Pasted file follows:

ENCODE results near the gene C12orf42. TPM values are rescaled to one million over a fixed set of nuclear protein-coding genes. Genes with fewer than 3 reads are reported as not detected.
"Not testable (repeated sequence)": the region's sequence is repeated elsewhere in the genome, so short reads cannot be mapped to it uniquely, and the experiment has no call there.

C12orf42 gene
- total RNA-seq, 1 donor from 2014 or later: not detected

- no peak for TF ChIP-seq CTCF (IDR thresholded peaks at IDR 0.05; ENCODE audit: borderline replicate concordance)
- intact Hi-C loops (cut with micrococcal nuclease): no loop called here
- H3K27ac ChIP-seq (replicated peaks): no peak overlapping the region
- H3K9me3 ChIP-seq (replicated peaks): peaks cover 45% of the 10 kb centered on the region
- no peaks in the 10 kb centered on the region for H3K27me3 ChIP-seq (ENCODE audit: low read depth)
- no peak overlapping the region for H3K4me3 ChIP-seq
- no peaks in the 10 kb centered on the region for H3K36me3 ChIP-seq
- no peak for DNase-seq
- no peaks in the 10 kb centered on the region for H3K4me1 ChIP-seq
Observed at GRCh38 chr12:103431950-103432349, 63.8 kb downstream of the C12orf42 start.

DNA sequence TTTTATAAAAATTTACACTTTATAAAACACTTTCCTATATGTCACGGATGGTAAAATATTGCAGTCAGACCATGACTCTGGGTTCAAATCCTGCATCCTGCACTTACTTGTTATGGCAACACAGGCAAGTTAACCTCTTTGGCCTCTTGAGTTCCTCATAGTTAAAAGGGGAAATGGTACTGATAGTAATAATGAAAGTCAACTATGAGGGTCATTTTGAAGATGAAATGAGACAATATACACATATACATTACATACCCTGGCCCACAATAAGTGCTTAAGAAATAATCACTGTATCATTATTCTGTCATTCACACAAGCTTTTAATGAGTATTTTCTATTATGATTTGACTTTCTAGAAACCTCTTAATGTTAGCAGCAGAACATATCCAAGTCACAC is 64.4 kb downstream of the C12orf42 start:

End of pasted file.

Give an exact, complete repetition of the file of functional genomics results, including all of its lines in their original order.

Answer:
ENCODE results near the gene C12orf42. TPM values are rescaled to one million over a fixed set of nuclear protein-coding genes. Genes with fewer than 3 reads are reported as not detected.
"Not testable (repeated sequence)": the region's sequence is repeated elsewhere in the genome, so short reads cannot be mapped to it uniquely, and the experiment has no call there.

C12orf42 gene
- total RNA-seq, 1 donor from 2014 or later: not detected

- no peak for TF ChIP-seq CTCF (IDR thresholded peaks at IDR 0.05; ENCODE audit: borderline replicate concordance)
- intact Hi-C loops (cut with micrococcal nuclease): no loop called here
- H3K27ac ChIP-seq (replicated peaks): no peak overlapping the region
- H3K9me3 ChIP-seq (replicated peaks): peaks cover 45% of the 10 kb centered on the region
- no peaks in the 10 kb centered on the region for H3K27me3 ChIP-seq (ENCODE audit: low read depth)
- no peak overlapping the region for H3K4me3 ChIP-seq
- no peaks in the 10 kb centered on the region for H3K36me3 ChIP-seq
- no peak for DNase-seq
- no peaks in the 10 kb centered on the region for H3K4me1 ChIP-seq
Observed at GRCh38 chr12:103431950-103432349, 63.8 kb downstream of the C12orf42 start.

DNA sequence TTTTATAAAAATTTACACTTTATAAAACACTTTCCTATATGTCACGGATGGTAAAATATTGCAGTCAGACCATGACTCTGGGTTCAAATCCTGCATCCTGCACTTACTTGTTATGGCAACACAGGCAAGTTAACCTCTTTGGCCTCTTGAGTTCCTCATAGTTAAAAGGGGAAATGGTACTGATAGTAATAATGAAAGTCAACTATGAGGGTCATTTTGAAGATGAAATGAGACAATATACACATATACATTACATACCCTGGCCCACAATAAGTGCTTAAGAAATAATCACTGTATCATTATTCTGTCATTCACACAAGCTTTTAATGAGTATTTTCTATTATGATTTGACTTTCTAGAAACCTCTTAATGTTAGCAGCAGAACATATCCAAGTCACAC is 64.4 kb downstream of the C12orf42 start: